Students in Montgomery County Public Schools made some gains on the Advanced Placement exams last year, which allow students to earn college credit. But in East County and Downcounty schools, test participation and scores have fallen, in some cases dramatically.
Last week, the College Board released its Advanced Placement test scores for 2013. In a memo to the Board of Education, Superintendent Joshua Starr said that the Class of 2013 “continued to maintain the high rates of participation and performance” on AP exams and claimed that “MCPS high schools continued to support AP exam participation and performance of minority graduates,” noting that many schools saw increased numbers of black and Hispanic students taking the exams.
But the actual data isn’t as encouraging. Across MCPS, 66% of the class of 2013 took AP exams, a small decrease from the previous year, when 67.3% of graduates took the exams. Meanwhile, the percentage of black and Hispanic students taking AP exams fell. 39.6% of black students and 51.6% of Hispanic students sat for the exams in 2013, compared to 43% and 54.2%, respectively.
AP participation rates decreased at all three Northeast Consortium high schools, Blake, Paint Branch, and Springbrook, and four out of the five Downcounty Consortium high schools, Einstein, Kennedy, Northwood, and Wheaton. At Einstein, the percentage of students taking AP exams fell from 61.2% to 50%, a difference of 11 points. At Wheaton, it fell from 66.7% to 58.9%, a difference of 9 points. 57.8% of graduates took the exams at Blair High School, an increase of one point from the previous year.
Students at consortia schools also aren’t performing as well. The percentage of students scoring 3 or more on AP exams fell at every Northeast and Downcounty consortia high school except for Blair. (AP exams are graded on a 5-point scale, with 5 being the highest score.) At Springbrook, it fell 7 points, from 28.7% in 2012 to 21.7% in 2012.
Participation among black and Hispanic students has fallen as well. The percentage of black students sitting for the AP exam fell from 50.7% to 32.9% at Einstein, a difference of 18 points. At Northwood, it fell 12 points from 52.4% to 40.2%, and at Paint Branch, it fell from 49.5% to 40.7%. Meanwhile, the rate increased 4 points at Springbrook, from 33.7% to 37.3%, and 1 point at Blake, from 35.4% to 36.6%. And the percentage of Hispanic students taking the exams fell 10 points at Springbrook, 8 points at Blake, Einstein, and Wheaton, and 7 points at Kennedy.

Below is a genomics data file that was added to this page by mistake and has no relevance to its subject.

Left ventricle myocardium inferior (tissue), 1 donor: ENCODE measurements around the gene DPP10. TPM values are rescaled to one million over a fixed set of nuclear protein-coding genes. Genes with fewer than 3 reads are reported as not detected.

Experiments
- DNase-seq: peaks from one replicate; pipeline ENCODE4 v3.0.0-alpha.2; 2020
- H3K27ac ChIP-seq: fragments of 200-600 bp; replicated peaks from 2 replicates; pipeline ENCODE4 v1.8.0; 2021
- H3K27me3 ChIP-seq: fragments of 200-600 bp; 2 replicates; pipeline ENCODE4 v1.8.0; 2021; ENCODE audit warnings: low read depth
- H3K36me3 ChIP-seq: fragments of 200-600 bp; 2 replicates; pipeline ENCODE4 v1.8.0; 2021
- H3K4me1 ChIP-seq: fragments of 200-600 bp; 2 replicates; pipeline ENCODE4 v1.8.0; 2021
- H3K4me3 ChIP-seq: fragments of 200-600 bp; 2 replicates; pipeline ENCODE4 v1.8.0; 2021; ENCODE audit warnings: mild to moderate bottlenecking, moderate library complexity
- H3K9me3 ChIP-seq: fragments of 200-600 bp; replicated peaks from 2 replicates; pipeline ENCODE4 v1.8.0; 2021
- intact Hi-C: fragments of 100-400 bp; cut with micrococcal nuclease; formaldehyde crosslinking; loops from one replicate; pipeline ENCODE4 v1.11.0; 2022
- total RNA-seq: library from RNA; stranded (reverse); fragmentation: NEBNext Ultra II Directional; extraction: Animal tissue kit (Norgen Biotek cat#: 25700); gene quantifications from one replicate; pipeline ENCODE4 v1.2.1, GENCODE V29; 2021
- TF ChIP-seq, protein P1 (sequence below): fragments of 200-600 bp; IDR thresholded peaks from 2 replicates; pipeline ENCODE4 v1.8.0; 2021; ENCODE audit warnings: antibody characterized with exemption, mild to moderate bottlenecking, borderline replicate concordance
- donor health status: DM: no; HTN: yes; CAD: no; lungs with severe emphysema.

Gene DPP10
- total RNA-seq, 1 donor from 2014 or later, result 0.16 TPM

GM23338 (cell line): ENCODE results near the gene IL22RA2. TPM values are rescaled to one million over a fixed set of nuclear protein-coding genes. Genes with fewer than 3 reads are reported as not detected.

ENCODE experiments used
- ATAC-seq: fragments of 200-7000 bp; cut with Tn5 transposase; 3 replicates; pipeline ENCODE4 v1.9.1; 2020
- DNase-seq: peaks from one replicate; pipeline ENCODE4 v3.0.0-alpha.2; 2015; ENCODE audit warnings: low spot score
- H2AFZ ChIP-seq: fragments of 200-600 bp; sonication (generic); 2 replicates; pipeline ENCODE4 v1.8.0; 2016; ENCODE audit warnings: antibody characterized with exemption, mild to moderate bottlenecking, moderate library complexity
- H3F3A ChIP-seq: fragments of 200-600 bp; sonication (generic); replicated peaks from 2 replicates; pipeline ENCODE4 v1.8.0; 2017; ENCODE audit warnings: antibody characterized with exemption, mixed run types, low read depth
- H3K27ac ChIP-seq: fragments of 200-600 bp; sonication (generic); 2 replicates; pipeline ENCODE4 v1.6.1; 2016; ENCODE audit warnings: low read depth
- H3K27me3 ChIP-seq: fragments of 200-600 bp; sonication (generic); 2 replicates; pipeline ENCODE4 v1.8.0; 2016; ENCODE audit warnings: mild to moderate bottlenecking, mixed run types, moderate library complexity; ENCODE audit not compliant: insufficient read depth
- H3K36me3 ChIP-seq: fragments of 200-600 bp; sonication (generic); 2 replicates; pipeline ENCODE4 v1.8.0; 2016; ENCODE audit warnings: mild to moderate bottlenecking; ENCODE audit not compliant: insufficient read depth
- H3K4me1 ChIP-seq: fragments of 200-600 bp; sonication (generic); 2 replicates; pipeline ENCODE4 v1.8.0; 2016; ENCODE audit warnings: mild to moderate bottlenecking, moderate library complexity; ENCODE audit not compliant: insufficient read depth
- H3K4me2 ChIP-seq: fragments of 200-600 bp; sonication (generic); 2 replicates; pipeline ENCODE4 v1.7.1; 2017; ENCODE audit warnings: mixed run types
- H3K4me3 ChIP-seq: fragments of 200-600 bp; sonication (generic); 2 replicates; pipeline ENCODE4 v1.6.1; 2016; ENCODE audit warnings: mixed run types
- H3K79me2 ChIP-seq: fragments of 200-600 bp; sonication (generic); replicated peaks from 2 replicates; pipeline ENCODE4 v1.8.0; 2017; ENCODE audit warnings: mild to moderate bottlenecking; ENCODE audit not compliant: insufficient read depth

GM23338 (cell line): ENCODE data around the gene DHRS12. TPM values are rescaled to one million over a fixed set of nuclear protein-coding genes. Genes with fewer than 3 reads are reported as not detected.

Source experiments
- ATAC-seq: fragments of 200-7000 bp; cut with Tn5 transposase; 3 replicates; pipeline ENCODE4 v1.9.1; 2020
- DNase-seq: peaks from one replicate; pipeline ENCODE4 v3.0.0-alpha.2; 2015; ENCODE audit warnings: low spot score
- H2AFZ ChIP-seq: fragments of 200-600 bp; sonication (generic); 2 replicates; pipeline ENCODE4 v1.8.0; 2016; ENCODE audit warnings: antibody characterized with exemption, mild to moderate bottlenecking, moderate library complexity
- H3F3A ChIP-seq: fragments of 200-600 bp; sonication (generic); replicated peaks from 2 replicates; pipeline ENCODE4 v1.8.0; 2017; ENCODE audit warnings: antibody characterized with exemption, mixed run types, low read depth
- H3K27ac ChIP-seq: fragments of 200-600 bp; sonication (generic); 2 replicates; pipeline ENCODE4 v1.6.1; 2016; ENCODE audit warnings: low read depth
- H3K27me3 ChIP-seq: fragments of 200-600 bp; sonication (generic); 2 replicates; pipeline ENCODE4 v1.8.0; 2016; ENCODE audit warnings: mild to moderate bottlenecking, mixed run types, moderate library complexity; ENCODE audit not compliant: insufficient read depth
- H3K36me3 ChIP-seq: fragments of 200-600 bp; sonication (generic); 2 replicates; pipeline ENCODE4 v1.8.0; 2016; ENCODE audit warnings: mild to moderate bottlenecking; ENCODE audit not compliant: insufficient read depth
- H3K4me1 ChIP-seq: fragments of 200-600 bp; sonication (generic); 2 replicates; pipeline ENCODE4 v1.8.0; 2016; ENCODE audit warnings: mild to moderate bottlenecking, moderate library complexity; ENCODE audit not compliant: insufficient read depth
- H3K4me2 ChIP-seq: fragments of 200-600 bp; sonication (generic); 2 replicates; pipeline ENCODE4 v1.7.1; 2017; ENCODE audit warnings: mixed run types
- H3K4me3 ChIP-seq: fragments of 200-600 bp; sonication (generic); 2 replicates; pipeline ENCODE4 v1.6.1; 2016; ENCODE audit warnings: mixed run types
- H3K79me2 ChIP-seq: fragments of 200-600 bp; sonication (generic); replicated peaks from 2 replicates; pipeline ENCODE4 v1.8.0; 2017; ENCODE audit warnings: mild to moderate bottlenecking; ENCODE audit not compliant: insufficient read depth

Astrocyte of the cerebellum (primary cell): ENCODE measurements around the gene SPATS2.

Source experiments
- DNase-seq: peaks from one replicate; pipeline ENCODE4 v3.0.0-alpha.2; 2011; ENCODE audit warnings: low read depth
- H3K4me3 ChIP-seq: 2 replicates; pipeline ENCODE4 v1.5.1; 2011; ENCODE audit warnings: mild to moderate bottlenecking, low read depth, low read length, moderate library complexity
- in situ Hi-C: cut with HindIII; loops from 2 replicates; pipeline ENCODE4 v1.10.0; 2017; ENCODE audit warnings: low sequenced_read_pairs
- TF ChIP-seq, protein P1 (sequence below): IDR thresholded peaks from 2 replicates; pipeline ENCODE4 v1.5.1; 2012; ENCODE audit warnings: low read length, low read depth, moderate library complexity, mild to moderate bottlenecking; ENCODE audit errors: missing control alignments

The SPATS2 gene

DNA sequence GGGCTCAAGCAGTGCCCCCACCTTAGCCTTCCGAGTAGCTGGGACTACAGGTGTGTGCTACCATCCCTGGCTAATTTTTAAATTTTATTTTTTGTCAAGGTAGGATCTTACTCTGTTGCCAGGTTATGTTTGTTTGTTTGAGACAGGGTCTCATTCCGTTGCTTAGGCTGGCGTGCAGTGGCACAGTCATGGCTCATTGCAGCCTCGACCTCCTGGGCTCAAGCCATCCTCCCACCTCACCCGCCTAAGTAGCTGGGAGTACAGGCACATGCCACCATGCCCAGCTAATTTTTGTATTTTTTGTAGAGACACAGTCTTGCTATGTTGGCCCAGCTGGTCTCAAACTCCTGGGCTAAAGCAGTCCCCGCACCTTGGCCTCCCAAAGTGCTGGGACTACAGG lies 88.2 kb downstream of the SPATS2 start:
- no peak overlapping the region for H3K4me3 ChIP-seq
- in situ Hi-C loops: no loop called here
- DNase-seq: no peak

White students are also taking fewer AP exams across the consortia. The percentage fell 13 points at Wheaton, 9 points at Northwood, 8 points at Kennedy, and 3 points at Blake. But the rate of white students sitting for AP exams did increase 17 points at Paint Branch.
Meanwhile, schools on the western side of the county are doing better than ever. Black and Hispanic students took more tests, and received more high scores, at Bethesda-Chevy Chase, Rockville, and Poolesville high schools.
Later this month, the College Board will release data for the state of Maryland and the nation as a whole, allowing us to see how our students compete on a state and national level. AP scores are just one measurement of student performance, and not always the best one. But they do indicate a growing achievement gap within Montgomery County Public Schools, which is not only hurting our students, but our communities as well.
Our public schools have a huge impact on our neighborhoods and our local economy. But how do we get people who are affected by our schools engaged in education issues, even if they don’t have kids?
Next week, join us for a discussion about community engagement, hosted by the Northeast Consortium PTA. We’ll give a presentation about the state of East County’s schools and how we can get our community members more involved.
Then, we’ll have a group discussion alongside the Greater Colesville Citizens Association and Hope Restored about the struggle to promote academic excellence and social-emotional learning in our schools, two of the three competencies MCPS officials say students need to be successful in the 21st century. The results will be sent to the Montgomery County Council of Parent Teacher Associations (MCCPTA), MCPS, and the Board of Education.
The meeting will be next Monday, January 13 from 6:30 to 9pm at Springbrook High School, located at 201 Valley Brook Drive in Silver Spring. You don’t have to be a PTA member or live in the Northeast Consortium area to attend. Here’s a description of the event from Ann Coletti and Christina McWilson, Springbrook Cluster coordinators:
As citizens, we have a vested interest in improving our schools, which are an integral part of our community. Not only do our young citizens need a good education to become the new leaders, the success in our schools has a direct impact on our property values and the decisions of businesses to locate in our neighborhoods.
Our schools need your help in addressing the persistent achievement gap, which is evidenced by low scores on county, state and national tests. We need your input to harness our collective ideas and knowledge to better advocate for our common needs with the Montgomery County Council Parent Teacher Association (MCCPTA), the Board of Education, the Montgomery County Council and the State of Maryland.
The state of the schools reflects the state of the community, which is why it is important to pull together as a community to find our inspiration and strength to affect change in our schools.